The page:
Sedefdjian’s cooking is assertively original, too, with the starter that Bruno had the other night offering a perfect example of her unselfconsciously frisky creativity. Brightly autumnal, this composition was comprised of tender deep-fried curls of squid garnishing a sunny bowl pumpkin soup along with a shaved roll of butternut squash stuffed with squid and toasted pumpkin seeds. A lot of work went into this dish, which was soothing but saved from being too sleepy by a judicious sprinkling of Espelette pepper. My starter of oysters in their shells on a bed of eggplant puree with kiwi juice and pulp and lemon ‘caviar’ didn’t quite work, because the fruit completely overwhelmed the natural taste of the oyster, but I did discover the very unexpected affinity that kiwis have for these bivalves.

Les Fables de la Fontaine aioli - mine

I loved my main course, however, an impeccable and very dainty post-modern version of a grand aioli, or poached cod with vegetables and two sauces, an aioli (garlic mayonnaise) and a roux, which were scattered across the large bright yellow plate in dots. All of the vegetables were perfectly cooked, too, and they ranged from the classics–carrots, leeks, baby artichokes and potatoes–to romanesco and purple cauliflower.

Les Fables de la Fontaine scallops

Bruno’s scallops in their shells were succulent, lightly caramelized and seasoned with an evanescent citrus foam which proved that the foams many people are weary of still have a deserved place in the kitchen when a cook is looking to avoid a traditional sauce but wants to add another gentle element of flavor to a dish. The little casserole of wilted baby spinach with homemade croutons was welcome, too.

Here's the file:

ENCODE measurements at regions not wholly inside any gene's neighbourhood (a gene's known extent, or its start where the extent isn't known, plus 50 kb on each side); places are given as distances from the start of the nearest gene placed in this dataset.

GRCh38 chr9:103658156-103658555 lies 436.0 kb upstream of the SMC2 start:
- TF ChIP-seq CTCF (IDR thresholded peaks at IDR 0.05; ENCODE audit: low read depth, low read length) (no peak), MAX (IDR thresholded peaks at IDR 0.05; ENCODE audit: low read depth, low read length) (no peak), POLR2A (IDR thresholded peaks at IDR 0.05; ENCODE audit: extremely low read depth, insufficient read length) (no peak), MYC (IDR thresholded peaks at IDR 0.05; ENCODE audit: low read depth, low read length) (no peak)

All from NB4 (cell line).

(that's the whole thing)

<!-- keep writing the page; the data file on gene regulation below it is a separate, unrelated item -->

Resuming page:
Les Fables de la Fontaine lemon meringe tart



Since portions are generous, we shared a delicious shortbread based riff on a lemon meringue pie for dessert and finished up out excellent bottle of 2014 Sauvignon Pointe d’Agrume by brilliant Loire Valley winemaker François-Xavier Barc while enjoying the buzz in this busy dining room with a friendly and very motivated young staff. Glancing around, I saw not a single example of that dreaded pleasure-killing local genus–the couple comprised of a bespectacled man in a loden overcoat and his wife with a treasured vintage Hermes scarf and an Alice band in her steel gray hair.

Maybe that’s because these people were at home reading lists entitled “The Seventeen Best Ham Sandwiches in Paris,” “The 33 Cheapest Bistros in the 7th Arrondissement,” “The Six Best Bowls of Onion Soup in France.” Or more likely their absence could be explained by their having been frightened off by cooking that’s as vivid, joyous and inventive as Julia Sedefdjian’s served in a lively dining room where everyone was clearly having a great time. One way or another, the inspired and very hard working Sedefidjian is very much a young chef to sample, savour, sample again and keep an eye on.

131 rue Saint Dominique, 7th Arrondissement, Paris, Tel.: (33) 01-44-18-37-55. Metro: Ecole Militaire or La Tour Maubourg. Open daily for lunch and dinner.  Lunch menu 25 Euros, Carte Blanche menu 70 Euros, average a la carte 50 Euros. www.lesfablesdelafontaine.net